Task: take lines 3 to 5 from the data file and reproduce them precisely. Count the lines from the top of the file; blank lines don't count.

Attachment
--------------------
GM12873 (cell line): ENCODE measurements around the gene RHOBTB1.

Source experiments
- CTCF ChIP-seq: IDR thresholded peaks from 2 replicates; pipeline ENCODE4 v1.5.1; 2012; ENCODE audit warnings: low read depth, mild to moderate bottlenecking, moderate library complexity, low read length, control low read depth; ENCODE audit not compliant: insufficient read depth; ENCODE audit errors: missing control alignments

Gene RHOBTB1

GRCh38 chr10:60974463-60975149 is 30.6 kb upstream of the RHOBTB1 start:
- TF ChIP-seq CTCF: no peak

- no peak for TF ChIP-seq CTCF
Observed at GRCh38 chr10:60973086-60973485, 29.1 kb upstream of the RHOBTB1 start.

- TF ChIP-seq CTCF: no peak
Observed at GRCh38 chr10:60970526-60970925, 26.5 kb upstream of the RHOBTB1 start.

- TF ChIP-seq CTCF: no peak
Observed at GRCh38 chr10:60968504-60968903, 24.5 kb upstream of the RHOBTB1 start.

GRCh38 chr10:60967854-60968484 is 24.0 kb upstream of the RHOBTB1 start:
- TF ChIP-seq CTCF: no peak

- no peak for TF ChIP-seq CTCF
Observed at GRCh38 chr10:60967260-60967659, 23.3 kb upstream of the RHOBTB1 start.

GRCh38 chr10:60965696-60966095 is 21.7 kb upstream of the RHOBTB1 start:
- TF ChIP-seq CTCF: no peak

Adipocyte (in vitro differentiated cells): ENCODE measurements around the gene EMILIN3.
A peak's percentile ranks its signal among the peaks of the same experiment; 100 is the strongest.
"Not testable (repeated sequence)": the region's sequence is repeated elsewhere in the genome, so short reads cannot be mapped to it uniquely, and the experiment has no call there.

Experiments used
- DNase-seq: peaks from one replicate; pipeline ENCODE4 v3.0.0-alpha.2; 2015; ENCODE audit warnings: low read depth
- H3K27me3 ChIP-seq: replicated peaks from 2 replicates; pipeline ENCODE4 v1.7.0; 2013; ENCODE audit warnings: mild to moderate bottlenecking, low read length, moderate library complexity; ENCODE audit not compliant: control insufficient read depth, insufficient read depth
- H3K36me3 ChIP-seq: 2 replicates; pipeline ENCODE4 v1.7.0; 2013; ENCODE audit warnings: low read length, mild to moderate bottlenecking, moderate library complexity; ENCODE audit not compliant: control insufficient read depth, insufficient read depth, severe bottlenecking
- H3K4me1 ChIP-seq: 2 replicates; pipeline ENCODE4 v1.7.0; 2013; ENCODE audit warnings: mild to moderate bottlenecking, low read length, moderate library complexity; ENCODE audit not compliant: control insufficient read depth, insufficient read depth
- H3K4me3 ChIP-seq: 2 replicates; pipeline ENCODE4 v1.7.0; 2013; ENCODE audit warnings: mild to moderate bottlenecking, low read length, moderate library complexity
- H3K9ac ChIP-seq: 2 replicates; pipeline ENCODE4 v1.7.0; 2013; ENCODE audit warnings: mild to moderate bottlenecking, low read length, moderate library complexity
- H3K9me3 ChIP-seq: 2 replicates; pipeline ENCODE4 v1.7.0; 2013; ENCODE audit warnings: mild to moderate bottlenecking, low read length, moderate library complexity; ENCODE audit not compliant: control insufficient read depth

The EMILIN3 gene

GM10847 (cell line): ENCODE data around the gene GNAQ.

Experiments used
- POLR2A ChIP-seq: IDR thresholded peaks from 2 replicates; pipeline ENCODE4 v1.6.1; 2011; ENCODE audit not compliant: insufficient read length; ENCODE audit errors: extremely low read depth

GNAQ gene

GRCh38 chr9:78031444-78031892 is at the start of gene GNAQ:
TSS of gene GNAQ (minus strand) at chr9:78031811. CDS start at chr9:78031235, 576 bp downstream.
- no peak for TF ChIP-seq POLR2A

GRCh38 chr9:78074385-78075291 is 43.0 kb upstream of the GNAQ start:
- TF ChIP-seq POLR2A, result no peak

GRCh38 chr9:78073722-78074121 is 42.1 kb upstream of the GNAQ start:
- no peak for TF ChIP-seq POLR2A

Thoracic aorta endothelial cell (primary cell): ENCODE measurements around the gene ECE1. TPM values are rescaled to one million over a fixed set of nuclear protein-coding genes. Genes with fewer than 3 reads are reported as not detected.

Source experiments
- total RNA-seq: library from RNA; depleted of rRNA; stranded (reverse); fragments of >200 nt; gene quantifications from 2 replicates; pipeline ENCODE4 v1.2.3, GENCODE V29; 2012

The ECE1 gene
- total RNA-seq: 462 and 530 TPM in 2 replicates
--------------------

- CTCF ChIP-seq: IDR thresholded peaks from 2 replicates; pipeline ENCODE4 v1.5.1; 2012; ENCODE audit warnings: low read depth, mild to moderate bottlenecking, moderate library complexity, low read length, control low read depth; ENCODE audit not compliant: insufficient read depth; ENCODE audit errors: missing control alignments

Gene RHOBTB1

GRCh38 chr10:60974463-60975149 is 30.6 kb upstream of the RHOBTB1 start: